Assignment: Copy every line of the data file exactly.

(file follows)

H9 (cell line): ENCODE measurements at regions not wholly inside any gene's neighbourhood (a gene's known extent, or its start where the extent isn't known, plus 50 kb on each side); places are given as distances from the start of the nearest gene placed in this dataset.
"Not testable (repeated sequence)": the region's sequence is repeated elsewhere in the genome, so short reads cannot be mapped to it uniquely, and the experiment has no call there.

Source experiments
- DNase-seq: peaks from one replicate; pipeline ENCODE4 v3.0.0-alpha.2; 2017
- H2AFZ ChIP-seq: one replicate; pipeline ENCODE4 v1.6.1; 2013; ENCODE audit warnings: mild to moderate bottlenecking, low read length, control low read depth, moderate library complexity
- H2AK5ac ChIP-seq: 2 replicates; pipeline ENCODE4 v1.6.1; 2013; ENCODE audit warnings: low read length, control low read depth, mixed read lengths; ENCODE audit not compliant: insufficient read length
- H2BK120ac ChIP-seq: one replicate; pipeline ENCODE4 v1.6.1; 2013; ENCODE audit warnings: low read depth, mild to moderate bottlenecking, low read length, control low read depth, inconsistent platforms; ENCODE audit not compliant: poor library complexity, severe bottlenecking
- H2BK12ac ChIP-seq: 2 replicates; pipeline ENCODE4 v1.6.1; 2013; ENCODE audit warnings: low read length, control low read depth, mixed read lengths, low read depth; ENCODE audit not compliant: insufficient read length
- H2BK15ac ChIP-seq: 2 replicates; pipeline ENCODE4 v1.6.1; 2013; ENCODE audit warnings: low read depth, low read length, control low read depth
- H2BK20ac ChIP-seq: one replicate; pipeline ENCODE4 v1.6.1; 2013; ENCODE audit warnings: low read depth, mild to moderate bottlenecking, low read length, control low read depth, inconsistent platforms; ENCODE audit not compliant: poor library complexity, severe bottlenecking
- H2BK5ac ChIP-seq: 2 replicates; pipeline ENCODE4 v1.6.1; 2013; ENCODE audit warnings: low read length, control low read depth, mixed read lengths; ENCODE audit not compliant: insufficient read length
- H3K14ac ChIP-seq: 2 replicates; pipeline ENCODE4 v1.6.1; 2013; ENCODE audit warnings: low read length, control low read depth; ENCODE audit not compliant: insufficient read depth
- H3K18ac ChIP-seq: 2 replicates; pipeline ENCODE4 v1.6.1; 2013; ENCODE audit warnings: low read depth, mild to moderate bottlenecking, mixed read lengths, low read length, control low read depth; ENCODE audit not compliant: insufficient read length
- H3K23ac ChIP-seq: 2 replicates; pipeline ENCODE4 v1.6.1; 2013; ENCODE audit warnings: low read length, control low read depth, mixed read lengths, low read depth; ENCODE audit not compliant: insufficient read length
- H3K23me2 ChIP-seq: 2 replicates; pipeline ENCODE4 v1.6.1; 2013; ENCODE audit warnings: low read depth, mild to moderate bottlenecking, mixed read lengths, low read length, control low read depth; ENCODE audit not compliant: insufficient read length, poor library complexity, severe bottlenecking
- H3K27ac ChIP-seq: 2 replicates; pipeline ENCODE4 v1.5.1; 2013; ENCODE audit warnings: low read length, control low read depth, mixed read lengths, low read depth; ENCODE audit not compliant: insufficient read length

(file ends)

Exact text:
H9 (cell line): ENCODE measurements at regions not wholly inside any gene's neighbourhood (a gene's known extent, or its start where the extent isn't known, plus 50 kb on each side); places are given as distances from the start of the nearest gene placed in this dataset.
"Not testable (repeated sequence)": the region's sequence is repeated elsewhere in the genome, so short reads cannot be mapped to it uniquely, and the experiment has no call there.

Source experiments
- DNase-seq: peaks from one replicate; pipeline ENCODE4 v3.0.0-alpha.2; 2017
- H2AFZ ChIP-seq: one replicate; pipeline ENCODE4 v1.6.1; 2013; ENCODE audit warnings: mild to moderate bottlenecking, low read length, control low read depth, moderate library complexity
- H2AK5ac ChIP-seq: 2 replicates; pipeline ENCODE4 v1.6.1; 2013; ENCODE audit warnings: low read length, control low read depth, mixed read lengths; ENCODE audit not compliant: insufficient read length
- H2BK120ac ChIP-seq: one replicate; pipeline ENCODE4 v1.6.1; 2013; ENCODE audit warnings: low read depth, mild to moderate bottlenecking, low read length, control low read depth, inconsistent platforms; ENCODE audit not compliant: poor library complexity, severe bottlenecking
- H2BK12ac ChIP-seq: 2 replicates; pipeline ENCODE4 v1.6.1; 2013; ENCODE audit warnings: low read length, control low read depth, mixed read lengths, low read depth; ENCODE audit not compliant: insufficient read length
- H2BK15ac ChIP-seq: 2 replicates; pipeline ENCODE4 v1.6.1; 2013; ENCODE audit warnings: low read depth, low read length, control low read depth
- H2BK20ac ChIP-seq: one replicate; pipeline ENCODE4 v1.6.1; 2013; ENCODE audit warnings: low read depth, mild to moderate bottlenecking, low read length, control low read depth, inconsistent platforms; ENCODE audit not compliant: poor library complexity, severe bottlenecking
- H2BK5ac ChIP-seq: 2 replicates; pipeline ENCODE4 v1.6.1; 2013; ENCODE audit warnings: low read length, control low read depth, mixed read lengths; ENCODE audit not compliant: insufficient read length
- H3K14ac ChIP-seq: 2 replicates; pipeline ENCODE4 v1.6.1; 2013; ENCODE audit warnings: low read length, control low read depth; ENCODE audit not compliant: insufficient read depth
- H3K18ac ChIP-seq: 2 replicates; pipeline ENCODE4 v1.6.1; 2013; ENCODE audit warnings: low read depth, mild to moderate bottlenecking, mixed read lengths, low read length, control low read depth; ENCODE audit not compliant: insufficient read length
- H3K23ac ChIP-seq: 2 replicates; pipeline ENCODE4 v1.6.1; 2013; ENCODE audit warnings: low read length, control low read depth, mixed read lengths, low read depth; ENCODE audit not compliant: insufficient read length
- H3K23me2 ChIP-seq: 2 replicates; pipeline ENCODE4 v1.6.1; 2013; ENCODE audit warnings: low read depth, mild to moderate bottlenecking, mixed read lengths, low read length, control low read depth; ENCODE audit not compliant: insufficient read length, poor library complexity, severe bottlenecking
- H3K27ac ChIP-seq: 2 replicates; pipeline ENCODE4 v1.5.1; 2013; ENCODE audit warnings: low read length, control low read depth, mixed read lengths, low read depth; ENCODE audit not compliant: insufficient read length